Women in Immigration Detention Facilities
Roughly 300 women are currently detained in immigration detention facilities in Arizona. Large-scale detention of immigrants is a relatively recent phenomenon, and detention of women in significant numbers is even more recent. Women have only been detained in immigration detention facilities in the state since 2001. They have been placed in facilities that largely house other populations, either male immigration detainees or people serving criminal sentences of either sex. There is little public information about or awareness of immigration detention facilities, and in light of the small numbers of women and their recent addition, even less information or awareness about their treatment.
In an attempt to raise awareness about this invisible population of prisoners and identify specific steps to improve their conditions of confinement, the Bacon Immigration Law and Policy Program, in partnership with the Southwest Institute for Research on Women (SIROW), conducted more than 50 interviews with current and former detainees, attorneys and social service providers who work with women detainees. We also extensively researched the standards and rights applicable to immigration detainees and documented the extent to which the facilities are meeting these legal obligations.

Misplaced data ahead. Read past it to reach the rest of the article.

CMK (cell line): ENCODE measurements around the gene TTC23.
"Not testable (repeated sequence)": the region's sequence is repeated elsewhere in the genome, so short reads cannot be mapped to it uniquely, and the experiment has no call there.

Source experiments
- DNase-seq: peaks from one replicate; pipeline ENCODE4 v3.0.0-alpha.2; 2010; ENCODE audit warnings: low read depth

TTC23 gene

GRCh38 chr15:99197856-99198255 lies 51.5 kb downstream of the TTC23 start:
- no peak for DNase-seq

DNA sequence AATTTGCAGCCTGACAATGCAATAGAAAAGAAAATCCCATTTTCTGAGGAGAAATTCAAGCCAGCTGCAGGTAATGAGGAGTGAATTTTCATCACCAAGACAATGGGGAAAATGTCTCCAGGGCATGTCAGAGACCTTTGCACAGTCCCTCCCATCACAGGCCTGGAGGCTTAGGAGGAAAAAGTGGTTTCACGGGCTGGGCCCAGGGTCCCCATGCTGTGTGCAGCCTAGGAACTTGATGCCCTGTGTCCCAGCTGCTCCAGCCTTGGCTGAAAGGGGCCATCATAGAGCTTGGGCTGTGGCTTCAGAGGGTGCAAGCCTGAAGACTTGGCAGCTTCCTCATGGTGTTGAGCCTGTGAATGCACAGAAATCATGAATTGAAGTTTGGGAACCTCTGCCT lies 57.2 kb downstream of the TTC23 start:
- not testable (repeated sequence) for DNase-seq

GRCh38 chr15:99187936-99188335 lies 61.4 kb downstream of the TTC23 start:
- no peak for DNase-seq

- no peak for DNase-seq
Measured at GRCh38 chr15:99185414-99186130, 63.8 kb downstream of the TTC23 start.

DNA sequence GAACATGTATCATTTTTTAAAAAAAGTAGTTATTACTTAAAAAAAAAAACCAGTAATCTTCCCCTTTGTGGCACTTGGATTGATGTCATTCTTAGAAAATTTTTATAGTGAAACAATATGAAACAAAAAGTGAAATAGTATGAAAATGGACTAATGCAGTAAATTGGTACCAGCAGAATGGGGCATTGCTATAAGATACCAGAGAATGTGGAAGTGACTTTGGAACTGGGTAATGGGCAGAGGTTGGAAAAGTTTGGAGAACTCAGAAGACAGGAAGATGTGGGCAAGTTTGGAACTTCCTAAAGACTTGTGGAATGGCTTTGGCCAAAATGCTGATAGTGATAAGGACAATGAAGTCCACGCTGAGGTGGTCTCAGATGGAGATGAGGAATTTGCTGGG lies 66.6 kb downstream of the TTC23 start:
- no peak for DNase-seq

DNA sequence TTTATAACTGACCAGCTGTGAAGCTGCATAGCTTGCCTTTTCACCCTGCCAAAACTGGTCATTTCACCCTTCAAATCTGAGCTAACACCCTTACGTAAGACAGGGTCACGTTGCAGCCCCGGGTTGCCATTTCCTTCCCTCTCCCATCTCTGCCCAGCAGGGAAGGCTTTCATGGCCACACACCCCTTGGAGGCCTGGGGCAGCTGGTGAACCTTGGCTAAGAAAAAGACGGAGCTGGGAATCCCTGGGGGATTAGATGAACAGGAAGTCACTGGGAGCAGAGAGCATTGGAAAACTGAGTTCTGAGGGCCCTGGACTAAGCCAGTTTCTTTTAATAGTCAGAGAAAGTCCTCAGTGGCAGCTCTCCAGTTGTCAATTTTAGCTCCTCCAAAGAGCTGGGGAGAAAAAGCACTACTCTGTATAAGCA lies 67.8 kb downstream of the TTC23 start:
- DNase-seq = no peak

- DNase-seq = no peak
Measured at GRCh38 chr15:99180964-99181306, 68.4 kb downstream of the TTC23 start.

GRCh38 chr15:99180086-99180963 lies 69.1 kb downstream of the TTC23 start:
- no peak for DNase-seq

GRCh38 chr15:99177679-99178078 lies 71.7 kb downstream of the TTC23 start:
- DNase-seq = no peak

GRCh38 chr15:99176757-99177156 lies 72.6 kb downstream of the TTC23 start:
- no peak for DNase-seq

Based on this research, in January 2009 the Bacon Program released "Unseen Prisoners: A Report on Women in Immigration Detention Facilities in Arizona" (PDF). The report attracted significant media attention, including articles in the New York Times, Tucson Weekly, and Associated Press.
The report was only the first stage in a multi-step campaign to protect and advance the human and civil rights of women in immigration detention facilities.
The report's findings have been presented to a wide array of audiences, including a Congressional briefing in June 2009. In response to the needs identified in the report, the Bacon Program and SIROW obtained funding to hire a social services coordinator to provide social support and services to individual detainees. Through the Immigration Law Clinic , we also provide legal services to a select number of detainees each semester. We have formed strong partnerships with nonprofits including the Florence Immigrant and Refugee Rights Project, the ACLU of Arizona, the Women's Refugee Commission, and Human Rights Watch. We work jointly with these organizations to improve policies on both the local and national levels that are responsive to the needs of women detainees.